Why Don't I Have an Appetite?

Your appetite can change from day to day. But you need food to nourish your body. If you feel little or no urge to eat for days at a time, you should find out why. Lack of appetite could be a sign of a serious illness.

Many things can affect your appetite.

Are you stressed?

When you're anxious, your body responds. Anxiety triggers emotional and psychological changes in your body to help you deal with the pressure. These changes often affect the stomach and digestive tract and can make you lose your appetite. If stress is the reason, your hunger usually returns once you're feeling more relaxed.

Could you have a stomach bug?

Also known as gastroenteritis, this illness often comes with vomiting and diarrhea. Both of these can cause chemical changes in the stomach. Colds and flu can cause the same symptoms. The changes can make you not want to eat. In most cases, the yucky feelings go away in a couple of days. If you find you still aren't hungry, call your doctor. You could have a serious infection or virus that needs to be treated.

Could it be your medication?

Certain drugs such as antibiotics, ADHD medications, and painkillers such as codeine or morphine, can curb your appetite. They slow certain sensors in the stomach. If you think your medication may be affecting your appetite, don't stop taking it until you talk to your doctor.

Could you be pregnant?

You would think having another human onboard would make you hungrier. But it can be the opposite for some pregnant women. Carrying a baby causes all sorts of hormonal changes. In your first trimester, your appetite may drop because of nausea or morning sickness. In your third trimester, you may feel less hungry because the pressure on your abdomen from the growing baby leaves little room for food.

Are you getting older?

As you age, your body changes. Your senses aren't as sharp, and that includes the senses of taste and smell. Many older folks find food no longer tastes good. Others may feel full after just a few bites. As you get older, you're also more likely to take medication, be sick more often, have dental problems, or feel depressed. All of these can change your desire to eat.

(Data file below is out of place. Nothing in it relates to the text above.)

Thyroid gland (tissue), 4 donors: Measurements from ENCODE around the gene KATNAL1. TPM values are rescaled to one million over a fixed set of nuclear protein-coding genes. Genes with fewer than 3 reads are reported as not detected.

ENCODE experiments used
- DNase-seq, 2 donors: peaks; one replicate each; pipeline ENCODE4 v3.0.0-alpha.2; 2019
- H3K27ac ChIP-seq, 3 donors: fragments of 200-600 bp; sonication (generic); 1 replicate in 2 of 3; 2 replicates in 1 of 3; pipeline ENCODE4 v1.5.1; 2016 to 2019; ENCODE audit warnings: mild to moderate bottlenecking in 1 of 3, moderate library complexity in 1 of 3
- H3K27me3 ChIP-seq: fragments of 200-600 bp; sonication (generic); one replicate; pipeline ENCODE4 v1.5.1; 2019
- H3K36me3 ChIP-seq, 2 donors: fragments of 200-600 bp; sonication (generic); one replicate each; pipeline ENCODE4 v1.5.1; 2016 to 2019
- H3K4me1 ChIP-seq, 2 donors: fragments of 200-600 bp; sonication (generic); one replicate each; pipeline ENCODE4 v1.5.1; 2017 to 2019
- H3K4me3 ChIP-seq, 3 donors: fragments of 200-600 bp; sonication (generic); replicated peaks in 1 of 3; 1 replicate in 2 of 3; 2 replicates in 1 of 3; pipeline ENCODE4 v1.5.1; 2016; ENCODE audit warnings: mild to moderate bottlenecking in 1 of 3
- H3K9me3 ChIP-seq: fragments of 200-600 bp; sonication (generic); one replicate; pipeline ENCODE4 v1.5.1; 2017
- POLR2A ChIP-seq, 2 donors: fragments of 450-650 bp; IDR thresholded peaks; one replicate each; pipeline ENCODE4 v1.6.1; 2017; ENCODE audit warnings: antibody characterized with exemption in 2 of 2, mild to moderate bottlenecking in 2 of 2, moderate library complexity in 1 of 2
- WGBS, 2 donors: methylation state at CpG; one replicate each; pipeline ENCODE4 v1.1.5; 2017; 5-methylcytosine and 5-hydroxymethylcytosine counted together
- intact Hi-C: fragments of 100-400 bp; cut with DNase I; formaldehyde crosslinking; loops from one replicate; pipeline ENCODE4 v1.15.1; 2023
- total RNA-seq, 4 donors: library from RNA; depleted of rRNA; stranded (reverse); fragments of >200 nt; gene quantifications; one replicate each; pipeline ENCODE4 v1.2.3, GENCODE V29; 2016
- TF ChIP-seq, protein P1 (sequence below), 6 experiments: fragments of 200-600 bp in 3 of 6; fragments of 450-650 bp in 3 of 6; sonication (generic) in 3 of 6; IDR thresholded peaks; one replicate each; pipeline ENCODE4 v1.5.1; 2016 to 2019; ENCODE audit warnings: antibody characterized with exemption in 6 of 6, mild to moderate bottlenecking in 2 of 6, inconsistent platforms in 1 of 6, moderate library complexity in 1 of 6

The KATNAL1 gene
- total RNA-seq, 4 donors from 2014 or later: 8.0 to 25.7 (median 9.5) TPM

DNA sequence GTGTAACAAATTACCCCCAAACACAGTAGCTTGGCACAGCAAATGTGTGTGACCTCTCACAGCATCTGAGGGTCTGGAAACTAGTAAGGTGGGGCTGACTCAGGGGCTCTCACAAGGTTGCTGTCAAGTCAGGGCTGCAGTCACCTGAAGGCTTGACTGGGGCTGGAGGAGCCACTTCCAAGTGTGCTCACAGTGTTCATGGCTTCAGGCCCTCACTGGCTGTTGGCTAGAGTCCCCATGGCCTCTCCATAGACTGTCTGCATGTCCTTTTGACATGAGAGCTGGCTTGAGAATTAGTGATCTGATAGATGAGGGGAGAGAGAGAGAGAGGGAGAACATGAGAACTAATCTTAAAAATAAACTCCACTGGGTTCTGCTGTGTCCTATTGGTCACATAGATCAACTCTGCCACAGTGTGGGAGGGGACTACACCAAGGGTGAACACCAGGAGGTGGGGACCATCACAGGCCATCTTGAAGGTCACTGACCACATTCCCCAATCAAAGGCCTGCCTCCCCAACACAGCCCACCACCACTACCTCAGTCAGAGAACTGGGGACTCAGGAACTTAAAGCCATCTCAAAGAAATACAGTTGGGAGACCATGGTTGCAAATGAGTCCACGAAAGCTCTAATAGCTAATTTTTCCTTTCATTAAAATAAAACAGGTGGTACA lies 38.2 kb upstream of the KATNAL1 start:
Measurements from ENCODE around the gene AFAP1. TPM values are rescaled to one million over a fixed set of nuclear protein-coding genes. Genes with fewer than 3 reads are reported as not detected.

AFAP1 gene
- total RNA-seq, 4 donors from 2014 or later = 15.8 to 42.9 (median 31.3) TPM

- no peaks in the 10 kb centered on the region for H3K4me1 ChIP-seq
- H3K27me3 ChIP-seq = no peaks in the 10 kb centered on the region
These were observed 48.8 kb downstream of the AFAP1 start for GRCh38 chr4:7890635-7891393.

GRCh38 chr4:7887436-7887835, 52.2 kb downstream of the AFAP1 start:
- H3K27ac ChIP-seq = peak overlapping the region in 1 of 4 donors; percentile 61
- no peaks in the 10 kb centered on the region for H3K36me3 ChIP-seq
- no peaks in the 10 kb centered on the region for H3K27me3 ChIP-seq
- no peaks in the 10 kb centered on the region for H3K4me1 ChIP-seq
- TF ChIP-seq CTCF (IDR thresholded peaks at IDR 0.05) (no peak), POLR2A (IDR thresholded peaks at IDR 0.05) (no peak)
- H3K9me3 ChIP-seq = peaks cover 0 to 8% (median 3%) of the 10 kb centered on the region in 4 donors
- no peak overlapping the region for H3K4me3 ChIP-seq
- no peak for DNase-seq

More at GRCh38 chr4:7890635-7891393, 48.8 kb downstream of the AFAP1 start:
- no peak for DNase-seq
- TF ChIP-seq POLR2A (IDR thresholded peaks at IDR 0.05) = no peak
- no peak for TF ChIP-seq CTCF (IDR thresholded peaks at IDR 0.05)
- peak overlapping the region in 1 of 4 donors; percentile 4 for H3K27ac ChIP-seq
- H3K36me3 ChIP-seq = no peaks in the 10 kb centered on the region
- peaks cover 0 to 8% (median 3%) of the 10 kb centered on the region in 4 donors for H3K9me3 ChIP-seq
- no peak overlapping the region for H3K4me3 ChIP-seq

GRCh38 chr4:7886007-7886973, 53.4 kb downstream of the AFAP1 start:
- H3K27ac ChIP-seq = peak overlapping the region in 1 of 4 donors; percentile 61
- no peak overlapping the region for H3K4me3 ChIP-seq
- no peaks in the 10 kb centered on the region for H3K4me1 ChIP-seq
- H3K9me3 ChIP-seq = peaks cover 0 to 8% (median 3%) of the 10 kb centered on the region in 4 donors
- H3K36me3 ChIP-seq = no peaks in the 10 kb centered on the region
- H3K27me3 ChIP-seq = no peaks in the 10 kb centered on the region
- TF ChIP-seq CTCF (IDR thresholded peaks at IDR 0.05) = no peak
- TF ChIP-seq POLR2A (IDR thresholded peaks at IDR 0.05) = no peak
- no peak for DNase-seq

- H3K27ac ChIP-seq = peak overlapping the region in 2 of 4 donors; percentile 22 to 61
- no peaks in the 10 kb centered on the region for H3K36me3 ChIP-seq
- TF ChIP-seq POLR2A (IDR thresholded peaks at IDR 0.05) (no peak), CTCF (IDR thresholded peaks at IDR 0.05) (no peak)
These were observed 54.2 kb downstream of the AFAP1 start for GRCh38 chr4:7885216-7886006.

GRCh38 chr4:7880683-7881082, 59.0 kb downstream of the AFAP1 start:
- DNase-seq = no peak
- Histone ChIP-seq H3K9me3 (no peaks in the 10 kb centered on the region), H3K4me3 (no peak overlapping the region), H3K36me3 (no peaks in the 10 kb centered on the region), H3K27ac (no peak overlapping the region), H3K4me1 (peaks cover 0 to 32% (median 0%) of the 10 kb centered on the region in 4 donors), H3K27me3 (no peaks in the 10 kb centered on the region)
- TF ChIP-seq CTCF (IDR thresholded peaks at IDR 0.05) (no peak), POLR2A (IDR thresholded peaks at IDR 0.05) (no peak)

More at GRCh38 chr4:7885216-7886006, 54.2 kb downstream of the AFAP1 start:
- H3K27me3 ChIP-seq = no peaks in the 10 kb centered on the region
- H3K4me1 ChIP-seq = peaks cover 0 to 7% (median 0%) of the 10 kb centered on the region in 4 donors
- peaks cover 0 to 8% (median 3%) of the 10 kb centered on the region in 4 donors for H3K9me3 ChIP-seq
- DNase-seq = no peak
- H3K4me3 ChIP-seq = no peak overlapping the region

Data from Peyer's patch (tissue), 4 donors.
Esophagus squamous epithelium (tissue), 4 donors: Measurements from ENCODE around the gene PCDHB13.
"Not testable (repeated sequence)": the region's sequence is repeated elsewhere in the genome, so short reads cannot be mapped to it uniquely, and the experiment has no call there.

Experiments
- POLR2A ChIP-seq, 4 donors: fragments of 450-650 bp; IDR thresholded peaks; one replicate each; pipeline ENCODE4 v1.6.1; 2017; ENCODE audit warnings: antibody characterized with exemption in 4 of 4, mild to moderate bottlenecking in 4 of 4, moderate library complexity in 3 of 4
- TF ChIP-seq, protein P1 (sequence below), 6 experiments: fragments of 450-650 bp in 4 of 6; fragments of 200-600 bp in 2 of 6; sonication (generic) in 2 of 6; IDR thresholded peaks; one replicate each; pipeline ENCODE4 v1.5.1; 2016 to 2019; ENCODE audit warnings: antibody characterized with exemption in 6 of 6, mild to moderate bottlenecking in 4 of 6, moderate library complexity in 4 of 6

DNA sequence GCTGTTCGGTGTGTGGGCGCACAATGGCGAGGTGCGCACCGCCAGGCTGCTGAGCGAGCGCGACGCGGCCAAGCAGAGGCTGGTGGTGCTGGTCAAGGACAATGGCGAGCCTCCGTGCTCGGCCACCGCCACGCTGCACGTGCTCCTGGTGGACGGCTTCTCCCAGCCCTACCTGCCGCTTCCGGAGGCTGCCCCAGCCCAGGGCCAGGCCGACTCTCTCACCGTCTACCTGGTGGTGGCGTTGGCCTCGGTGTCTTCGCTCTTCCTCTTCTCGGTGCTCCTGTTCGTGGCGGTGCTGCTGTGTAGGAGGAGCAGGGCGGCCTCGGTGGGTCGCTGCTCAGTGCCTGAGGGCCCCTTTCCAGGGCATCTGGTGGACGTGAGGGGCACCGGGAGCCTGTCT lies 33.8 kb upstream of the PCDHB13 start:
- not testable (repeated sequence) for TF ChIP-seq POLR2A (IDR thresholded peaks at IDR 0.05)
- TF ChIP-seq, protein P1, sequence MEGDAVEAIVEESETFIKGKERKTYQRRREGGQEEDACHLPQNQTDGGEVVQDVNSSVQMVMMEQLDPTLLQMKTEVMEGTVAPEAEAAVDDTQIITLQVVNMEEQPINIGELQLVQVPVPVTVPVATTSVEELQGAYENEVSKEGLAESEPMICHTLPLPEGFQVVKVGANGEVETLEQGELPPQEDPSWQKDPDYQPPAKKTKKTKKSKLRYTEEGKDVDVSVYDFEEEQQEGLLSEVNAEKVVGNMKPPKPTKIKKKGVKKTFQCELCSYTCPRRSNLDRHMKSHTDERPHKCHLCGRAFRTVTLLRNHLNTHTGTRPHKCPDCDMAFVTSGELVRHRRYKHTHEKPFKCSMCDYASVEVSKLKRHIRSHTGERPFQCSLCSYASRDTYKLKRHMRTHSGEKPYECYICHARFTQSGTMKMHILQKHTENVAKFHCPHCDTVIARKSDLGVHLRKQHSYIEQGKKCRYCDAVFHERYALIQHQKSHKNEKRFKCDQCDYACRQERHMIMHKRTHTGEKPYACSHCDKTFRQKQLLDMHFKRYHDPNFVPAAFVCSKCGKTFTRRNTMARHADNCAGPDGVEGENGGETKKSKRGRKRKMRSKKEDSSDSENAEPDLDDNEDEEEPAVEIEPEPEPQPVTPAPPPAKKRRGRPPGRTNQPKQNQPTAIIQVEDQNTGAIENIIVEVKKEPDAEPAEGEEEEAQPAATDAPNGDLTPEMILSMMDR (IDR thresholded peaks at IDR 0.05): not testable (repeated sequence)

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Could it be diabetes?

If you have diabetes, you can develop a complication called gastroparesis. This disorder affects people with both type 1 and type 2 diabetes. It causes the stomach to take too long to empty its contents. That's because diabetes can damage the nerves in the intestine that move food through your digestive system. The slowdown can make you feel full even when you aren't. 

Could it be cancer?

Cancer and cancer treatments often make people feel less hungry.

Cancer can lead to inflammation and metabolic imbalances, which change how foods taste. Many times, flavors become too unpleasant to eat.

Chemotherapy, radiation, immunotherapy, and other cancer treatments can cause side effects like nausea, mouth sores, difficulty swallowing, dry mouth, taste changes, and constipation. All of those can lead to a loss of desire to eat.

Did you have a head injury?

If you've had a concussion, you may lose your appetite afterward. Post-concussion syndrome (PCS) is a collection of symptoms that can last for several weeks or months. One of them is changes in taste and smell. That can lead to loss of appetite. Talk to your doctor about this.

WebMD Medical Reference Reviewed by Smitha Bhandari, MD on April 19, 2019

Sources

SOURCES:

MedlinePlus: "Appetite -- decreased."

Katherine Tallmadge, MA, RDN, LD.

Libby Lamancusa, MS, RD, LD.

Cedars-Sinai Medical Center: "Gastroenterology."

National Health Service: "How to deal with stress."

American Cancer Society: "Poor Appetite."

National Institutes of Health: "An overview of appetite decline in older people."

Mayo Clinic: "Senior health: How to prevent and detect malnutrition."

American Diabetes Association: "Gastroparesis."

National Health Service: "Concussion."

Office on Women's Health, U.S. Department of Health and Human Services: "Pregnancy."

BrainLine.org: "Changes in Taste, Smell, and Hormones after Brain Injury."

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